The government will abandon an election promise to establish a commonwealth integrity commission, with the attorney general, Michaelia Cash indicating there is not enough time to legislate before voters return to the polls.
But moderate Liberal MP Jason Falinski is calling for the government to push ahead with the introduction of its proposed federal integrity commission to “start the debate”, warning independents hoping to claw seats off government ministers would campaign strongly on the issue.
“I am really disappointed that we are not going to put legislation to the parliament. I understand we are squeezed and have got a crowded parliamentary agenda, but I still think we should have brought it to the fore for debate,” Falinski told Guardian Australia.
“I doubt there is enough time to pass it – although there could be – but there is certainly enough time to start the debate on it.”
Falinski also said that independents running against incumbent government MPs – including Sophie Scamps in his north shore seat – were already campaigning against the coalition on the integrity issue, and this would bolster their issue.
“They already are, and this will give grist to their mill,” he said.
Establishing a federal anti corruption commission in this term of government was a key pledge made by the prime minister Scott Morrison before the last election, with a draft of the bill first released in November 2020.
But after the CIC consultation draft bill drew criticism for the softness of its approach, some MPs were pushing for the government to toughen the proposed model to include public hearings and broaden the commission’s powers.
Despite Cash insisting that the government remained on track to introduce the bill last year, revised legislation was not signed off by cabinet, leaving the government to defend its existing bill as the preferred model, despite not yet introducing it.
The issue came to a head when the MP for the seat of Bass, Bridget Archer, crossed the floor to support an independent bill being backed by Helen Haines.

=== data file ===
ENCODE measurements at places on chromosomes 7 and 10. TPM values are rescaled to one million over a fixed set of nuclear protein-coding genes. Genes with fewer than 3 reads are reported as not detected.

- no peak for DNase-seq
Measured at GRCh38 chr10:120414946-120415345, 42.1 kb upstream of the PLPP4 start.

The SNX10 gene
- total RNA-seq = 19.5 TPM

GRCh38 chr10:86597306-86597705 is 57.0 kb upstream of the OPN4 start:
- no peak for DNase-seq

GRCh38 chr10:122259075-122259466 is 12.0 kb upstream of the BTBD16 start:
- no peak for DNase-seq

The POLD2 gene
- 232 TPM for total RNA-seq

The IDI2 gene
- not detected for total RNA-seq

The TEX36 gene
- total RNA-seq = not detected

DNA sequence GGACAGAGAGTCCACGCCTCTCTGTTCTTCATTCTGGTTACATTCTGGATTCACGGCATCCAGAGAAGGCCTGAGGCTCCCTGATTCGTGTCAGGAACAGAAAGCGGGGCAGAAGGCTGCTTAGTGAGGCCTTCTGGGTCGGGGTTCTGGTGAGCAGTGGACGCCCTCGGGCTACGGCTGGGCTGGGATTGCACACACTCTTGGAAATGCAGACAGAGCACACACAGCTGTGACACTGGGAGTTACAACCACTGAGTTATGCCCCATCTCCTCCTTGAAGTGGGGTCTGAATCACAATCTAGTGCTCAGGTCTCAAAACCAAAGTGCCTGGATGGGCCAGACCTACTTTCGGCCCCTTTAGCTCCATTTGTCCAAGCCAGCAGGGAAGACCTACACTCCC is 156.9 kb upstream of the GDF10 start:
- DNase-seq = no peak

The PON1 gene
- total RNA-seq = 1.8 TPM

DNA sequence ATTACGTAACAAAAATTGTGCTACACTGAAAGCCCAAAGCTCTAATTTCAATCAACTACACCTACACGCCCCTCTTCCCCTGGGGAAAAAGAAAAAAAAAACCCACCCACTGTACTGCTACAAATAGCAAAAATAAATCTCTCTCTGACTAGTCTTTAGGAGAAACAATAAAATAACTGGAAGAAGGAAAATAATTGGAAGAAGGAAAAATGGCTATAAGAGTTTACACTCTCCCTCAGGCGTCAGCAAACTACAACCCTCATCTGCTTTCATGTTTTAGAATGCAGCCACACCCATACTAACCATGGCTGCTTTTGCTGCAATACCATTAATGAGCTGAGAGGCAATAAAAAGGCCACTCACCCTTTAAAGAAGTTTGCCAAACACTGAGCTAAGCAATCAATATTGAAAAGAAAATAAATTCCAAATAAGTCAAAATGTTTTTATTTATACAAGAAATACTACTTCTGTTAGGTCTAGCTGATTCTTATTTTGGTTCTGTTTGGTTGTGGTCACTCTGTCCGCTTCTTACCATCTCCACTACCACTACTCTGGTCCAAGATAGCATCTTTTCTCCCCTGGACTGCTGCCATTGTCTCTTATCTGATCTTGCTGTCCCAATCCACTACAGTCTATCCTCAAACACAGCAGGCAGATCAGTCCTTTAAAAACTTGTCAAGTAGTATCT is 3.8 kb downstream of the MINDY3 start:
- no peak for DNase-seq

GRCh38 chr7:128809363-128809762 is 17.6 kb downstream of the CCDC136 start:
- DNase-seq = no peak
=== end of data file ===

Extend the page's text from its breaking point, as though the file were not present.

Archer criticised the government for its failure to bring the bill to parliament, saying it was her strong view that “this is the most important thing we need to do” in this term.
In an interview with the Australian Financial Review published on Monday, Cash indicated the government would not have enough time to fulfil the election pledge, given its focus on the religious discrimination act and anti-trolling legislation.
Parliament sits for just seven days before budget week, with the Senate only sitting for three days before a week of senate estimates next week.
Haines said the concession from Cash confirmed that “integrity is not a priority for the Liberal National Government”.
“For three years they have delayed, distracted and dragged their feet after promising to implement a federal integrity commission, and now that promise is broken,” Haines said.
“What the Government does prioritise is the ability to spend taxpayer money for political purposes, without proper scrutiny. That is what we will see again in the upcoming budget and election campaign.”
Haines said that the only way for a federal integrity commission to be established in this term of parliament was with the support of the cross bench and with government MPs crossing the floor.
“I know the majority of MPs who do value integrity are ready to vote on my Bill.
“Liberal and National MPs who value integrity will get no chance in this parliament to vote in favour of an integrity commission bill drafted by their Government. There will be consequences at the ballot box for MPs who talk a big game on integrity but take no action in parliament.”